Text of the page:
"How many times in your life do you get the opportunity to save someone else's?" McIntire said the other day. "How many times do you receive the needed support to create a global impact?"
McIntire is a member of one of four teams of student entrepreneurs whose business plans are winners of the 2011 Acara Challenge, sponsored by the U of M's Institute on the Environment program that challenges international student teams to develop "social businesses."
The winners get $5,000 toward travel plus tuition to attend the Acara Summer Institute in Bangalore, India, where they will move from plan to action.
Adam Witt, a graduate civil engineering student in water resources who spent several years at Travelers Insurance before returning to school, is part of a U of M and TERI University in Delhi team that will develop a cellphone-based solution to deliver information on food and water availability in slums. The program is designed to help impoverished families get clean, inexpensive water and nutrition.
For example, the 1,000-person slum known as Kooli Camp lacks clean running water and has no government food-ration stores, leaving citizens at the mercy of black marketeers.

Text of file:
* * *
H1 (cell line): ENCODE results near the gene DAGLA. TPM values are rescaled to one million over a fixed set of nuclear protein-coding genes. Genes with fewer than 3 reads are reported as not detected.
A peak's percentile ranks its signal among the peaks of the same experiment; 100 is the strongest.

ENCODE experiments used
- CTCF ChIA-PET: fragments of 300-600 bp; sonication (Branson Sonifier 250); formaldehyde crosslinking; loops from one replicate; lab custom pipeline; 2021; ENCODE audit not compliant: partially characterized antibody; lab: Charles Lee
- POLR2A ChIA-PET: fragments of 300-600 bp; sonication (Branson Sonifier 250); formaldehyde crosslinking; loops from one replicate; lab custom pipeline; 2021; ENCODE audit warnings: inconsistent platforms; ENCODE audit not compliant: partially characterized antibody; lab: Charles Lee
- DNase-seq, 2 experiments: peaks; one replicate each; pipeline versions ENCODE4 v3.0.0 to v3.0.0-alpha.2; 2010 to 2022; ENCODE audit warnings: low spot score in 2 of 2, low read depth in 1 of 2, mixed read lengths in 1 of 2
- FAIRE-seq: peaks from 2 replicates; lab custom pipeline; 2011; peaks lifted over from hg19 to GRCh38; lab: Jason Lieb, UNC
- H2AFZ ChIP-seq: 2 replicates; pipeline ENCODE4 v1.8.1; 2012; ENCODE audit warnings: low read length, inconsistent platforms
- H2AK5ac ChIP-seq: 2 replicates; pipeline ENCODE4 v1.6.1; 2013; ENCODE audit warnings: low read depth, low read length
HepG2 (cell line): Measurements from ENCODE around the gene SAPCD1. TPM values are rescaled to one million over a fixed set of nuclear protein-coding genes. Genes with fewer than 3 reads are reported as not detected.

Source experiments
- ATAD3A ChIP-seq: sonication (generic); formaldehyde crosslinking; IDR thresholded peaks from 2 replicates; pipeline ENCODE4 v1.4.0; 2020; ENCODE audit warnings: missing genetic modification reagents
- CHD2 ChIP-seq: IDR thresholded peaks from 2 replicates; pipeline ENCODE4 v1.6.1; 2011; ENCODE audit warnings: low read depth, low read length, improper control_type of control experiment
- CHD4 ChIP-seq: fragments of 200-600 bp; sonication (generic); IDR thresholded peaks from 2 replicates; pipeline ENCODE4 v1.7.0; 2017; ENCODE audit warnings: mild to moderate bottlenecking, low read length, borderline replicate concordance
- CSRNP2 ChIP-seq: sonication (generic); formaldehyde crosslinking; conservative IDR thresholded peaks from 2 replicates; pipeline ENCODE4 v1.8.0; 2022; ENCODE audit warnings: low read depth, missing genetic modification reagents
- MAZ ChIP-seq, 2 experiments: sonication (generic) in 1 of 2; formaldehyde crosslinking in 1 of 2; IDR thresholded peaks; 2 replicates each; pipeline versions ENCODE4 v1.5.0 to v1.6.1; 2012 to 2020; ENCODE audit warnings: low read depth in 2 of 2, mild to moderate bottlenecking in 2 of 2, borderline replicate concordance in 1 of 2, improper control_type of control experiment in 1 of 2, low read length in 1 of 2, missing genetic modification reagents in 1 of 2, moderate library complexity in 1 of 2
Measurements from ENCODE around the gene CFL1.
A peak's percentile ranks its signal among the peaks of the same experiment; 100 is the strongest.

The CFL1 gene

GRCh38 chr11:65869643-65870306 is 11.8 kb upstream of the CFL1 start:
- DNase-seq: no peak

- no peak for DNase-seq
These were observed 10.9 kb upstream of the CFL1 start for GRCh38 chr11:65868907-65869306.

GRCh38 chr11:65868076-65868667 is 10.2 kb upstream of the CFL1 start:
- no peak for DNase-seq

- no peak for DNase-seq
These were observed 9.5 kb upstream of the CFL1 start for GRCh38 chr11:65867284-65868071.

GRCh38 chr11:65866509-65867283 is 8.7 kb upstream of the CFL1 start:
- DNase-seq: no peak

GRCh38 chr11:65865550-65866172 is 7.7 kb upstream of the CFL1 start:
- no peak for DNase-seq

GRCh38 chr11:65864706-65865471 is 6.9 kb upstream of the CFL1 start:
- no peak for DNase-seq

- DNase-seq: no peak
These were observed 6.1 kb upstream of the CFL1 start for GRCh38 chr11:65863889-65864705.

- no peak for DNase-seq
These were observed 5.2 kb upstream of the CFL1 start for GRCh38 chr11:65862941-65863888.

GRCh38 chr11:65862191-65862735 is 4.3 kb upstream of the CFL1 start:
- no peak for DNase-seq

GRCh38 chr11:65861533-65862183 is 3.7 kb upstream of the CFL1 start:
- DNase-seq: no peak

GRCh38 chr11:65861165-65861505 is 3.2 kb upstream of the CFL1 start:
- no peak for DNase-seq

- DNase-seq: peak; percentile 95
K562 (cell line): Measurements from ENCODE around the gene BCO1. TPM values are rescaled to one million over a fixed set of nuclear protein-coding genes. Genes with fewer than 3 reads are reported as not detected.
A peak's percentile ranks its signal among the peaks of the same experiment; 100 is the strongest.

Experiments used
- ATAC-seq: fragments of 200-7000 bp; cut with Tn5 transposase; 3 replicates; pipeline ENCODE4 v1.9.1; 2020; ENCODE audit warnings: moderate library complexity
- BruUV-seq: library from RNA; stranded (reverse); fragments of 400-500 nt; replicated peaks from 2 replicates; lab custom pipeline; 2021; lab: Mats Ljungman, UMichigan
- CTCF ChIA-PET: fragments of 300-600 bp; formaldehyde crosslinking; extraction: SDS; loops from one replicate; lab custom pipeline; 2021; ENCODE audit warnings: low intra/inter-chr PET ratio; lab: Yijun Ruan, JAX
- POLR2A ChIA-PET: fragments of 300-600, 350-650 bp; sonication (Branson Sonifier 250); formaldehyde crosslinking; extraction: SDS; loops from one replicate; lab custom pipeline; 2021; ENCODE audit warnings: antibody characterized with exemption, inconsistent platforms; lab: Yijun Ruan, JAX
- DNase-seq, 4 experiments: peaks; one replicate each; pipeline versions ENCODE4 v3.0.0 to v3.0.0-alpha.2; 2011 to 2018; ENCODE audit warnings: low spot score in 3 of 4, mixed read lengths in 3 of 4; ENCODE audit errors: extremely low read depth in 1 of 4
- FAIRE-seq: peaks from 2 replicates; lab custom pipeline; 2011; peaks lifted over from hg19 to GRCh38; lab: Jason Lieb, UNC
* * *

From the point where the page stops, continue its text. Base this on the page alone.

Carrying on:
Yet 80 percent of the adults have cheap cellphones. And they spend hours daily searching outside the neighborhood for water from intermittent public taps, food and kerosene at government-subsidized shops miles away.
The Witt team, using a couple of paid "runners" with cellphones, will help develop a system that will transmit information about the nearest locations of cheap commodities at government-sponsored stations for a flat fee of 40 cents per month.
"If we can't get them to public taps, or to the ration store for fuel, they have to go to the black market, where they pay double," Witt said. "If we can save 20 rupees, we pay for a program subscription for a month. If these kids have water and are fed, it's easier to keep them in school [rather than scrounging for food]."
McIntire's team, called Sewasan, another U of M-TERI team, is a cooperative that will create and maintain toilet facilities in urban slums for a fee. The presence of these facilities should decrease the spread of food- and water-borne illnesses, increase quality of life and provide employment for residents.